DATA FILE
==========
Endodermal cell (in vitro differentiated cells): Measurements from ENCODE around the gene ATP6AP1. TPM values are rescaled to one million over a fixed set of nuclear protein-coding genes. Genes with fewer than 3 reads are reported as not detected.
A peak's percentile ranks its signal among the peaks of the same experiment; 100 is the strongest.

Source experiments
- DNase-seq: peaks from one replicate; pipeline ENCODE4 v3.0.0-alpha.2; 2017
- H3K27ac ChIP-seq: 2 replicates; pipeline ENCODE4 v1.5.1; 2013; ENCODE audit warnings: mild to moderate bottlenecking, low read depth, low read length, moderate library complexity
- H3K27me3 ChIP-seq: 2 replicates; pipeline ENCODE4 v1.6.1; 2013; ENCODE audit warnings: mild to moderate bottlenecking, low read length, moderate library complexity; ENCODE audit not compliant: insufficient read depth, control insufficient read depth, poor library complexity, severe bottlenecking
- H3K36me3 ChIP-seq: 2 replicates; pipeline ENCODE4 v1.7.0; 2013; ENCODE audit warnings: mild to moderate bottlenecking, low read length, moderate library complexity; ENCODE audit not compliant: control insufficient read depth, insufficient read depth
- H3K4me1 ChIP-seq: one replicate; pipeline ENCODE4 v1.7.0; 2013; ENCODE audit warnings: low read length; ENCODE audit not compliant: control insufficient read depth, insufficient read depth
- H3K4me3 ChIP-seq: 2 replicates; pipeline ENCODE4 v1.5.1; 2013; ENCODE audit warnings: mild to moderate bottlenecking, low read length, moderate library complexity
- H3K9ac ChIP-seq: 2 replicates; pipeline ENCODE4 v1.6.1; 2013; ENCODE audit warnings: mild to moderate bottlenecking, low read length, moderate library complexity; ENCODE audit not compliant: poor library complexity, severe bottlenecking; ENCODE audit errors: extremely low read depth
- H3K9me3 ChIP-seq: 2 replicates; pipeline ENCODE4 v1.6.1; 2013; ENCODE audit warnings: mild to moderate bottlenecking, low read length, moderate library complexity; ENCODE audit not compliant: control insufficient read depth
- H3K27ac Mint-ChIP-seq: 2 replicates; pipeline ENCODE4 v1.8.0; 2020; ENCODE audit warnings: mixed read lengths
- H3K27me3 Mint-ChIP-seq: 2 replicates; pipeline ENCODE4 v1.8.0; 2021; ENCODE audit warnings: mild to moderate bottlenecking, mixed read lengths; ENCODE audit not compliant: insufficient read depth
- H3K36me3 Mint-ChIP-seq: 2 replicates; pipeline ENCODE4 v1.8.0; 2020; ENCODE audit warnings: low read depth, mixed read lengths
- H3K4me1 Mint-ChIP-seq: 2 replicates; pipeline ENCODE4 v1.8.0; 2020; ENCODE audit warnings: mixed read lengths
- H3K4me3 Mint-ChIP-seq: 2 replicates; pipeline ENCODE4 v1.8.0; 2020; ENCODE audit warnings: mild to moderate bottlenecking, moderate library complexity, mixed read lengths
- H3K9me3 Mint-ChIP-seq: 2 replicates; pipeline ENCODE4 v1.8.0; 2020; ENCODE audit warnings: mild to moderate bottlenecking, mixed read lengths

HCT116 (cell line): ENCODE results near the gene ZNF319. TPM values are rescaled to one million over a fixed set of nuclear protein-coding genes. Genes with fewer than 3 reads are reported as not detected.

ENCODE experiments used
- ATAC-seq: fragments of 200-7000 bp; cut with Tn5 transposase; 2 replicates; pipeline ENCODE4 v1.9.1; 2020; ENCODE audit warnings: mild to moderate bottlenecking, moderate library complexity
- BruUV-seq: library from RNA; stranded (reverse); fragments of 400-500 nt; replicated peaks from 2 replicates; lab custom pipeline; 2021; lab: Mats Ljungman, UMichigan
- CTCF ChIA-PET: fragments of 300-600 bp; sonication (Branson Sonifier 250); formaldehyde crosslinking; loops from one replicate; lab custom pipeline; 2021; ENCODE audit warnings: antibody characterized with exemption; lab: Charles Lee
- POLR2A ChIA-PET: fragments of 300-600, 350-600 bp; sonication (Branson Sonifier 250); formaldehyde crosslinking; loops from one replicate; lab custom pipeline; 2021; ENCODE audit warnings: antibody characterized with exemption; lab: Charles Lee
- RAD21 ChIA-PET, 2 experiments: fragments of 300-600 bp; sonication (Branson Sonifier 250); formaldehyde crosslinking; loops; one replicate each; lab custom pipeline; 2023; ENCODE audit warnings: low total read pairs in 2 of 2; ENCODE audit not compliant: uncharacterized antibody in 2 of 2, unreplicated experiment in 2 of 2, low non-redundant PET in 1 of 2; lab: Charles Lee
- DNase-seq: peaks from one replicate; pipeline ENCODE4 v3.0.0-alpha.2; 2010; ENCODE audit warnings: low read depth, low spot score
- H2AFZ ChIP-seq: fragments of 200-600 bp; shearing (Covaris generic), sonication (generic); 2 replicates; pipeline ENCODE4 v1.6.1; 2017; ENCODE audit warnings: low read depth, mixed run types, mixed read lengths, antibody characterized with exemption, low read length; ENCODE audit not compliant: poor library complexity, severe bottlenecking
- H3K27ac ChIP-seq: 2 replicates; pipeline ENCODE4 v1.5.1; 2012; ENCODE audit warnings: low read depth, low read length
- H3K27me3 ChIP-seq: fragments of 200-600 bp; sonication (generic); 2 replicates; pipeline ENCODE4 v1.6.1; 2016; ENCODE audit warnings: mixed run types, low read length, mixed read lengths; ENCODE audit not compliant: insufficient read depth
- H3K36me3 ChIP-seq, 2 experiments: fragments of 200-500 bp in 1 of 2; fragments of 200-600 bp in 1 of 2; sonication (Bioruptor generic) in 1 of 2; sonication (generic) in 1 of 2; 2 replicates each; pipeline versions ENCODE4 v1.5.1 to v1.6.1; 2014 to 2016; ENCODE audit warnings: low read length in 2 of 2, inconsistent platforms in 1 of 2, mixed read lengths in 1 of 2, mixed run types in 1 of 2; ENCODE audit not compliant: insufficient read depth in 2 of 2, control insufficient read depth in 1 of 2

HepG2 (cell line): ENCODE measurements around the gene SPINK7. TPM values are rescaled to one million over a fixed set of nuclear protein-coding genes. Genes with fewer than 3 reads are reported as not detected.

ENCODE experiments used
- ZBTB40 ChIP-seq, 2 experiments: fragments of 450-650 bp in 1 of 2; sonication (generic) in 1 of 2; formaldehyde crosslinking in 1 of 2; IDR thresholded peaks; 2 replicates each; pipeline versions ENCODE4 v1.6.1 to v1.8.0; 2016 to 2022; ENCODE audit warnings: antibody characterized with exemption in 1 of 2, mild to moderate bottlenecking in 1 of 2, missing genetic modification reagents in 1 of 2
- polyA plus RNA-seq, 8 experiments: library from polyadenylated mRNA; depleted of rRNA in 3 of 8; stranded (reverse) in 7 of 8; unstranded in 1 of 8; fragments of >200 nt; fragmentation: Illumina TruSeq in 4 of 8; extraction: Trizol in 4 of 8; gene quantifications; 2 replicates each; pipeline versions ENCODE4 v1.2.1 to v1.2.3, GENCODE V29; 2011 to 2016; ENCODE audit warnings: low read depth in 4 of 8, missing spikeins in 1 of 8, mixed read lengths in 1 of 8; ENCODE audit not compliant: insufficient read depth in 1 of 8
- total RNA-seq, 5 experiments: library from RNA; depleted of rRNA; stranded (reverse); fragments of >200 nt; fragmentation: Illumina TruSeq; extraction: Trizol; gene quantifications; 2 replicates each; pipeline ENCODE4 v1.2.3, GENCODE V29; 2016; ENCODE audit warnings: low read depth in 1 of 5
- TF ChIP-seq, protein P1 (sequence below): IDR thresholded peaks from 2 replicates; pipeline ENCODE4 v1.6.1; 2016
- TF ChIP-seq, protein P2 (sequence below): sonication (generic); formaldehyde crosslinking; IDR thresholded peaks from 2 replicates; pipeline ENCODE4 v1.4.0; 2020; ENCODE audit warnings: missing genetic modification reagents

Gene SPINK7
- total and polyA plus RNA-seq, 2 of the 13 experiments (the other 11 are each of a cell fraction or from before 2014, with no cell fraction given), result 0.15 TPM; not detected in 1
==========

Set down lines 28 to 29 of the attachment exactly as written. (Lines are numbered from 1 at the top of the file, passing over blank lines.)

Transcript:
- H3K27me3 ChIP-seq: fragments of 200-600 bp; sonication (generic); 2 replicates; pipeline ENCODE4 v1.6.1; 2016; ENCODE audit warnings: mixed run types, low read length, mixed read lengths; ENCODE audit not compliant: insufficient read depth
- H3K36me3 ChIP-seq, 2 experiments: fragments of 200-500 bp in 1 of 2; fragments of 200-600 bp in 1 of 2; sonication (Bioruptor generic) in 1 of 2; sonication (generic) in 1 of 2; 2 replicates each; pipeline versions ENCODE4 v1.5.1 to v1.6.1; 2014 to 2016; ENCODE audit warnings: low read length in 2 of 2, inconsistent platforms in 1 of 2, mixed read lengths in 1 of 2, mixed run types in 1 of 2; ENCODE audit not compliant: insufficient read depth in 2 of 2, control insufficient read depth in 1 of 2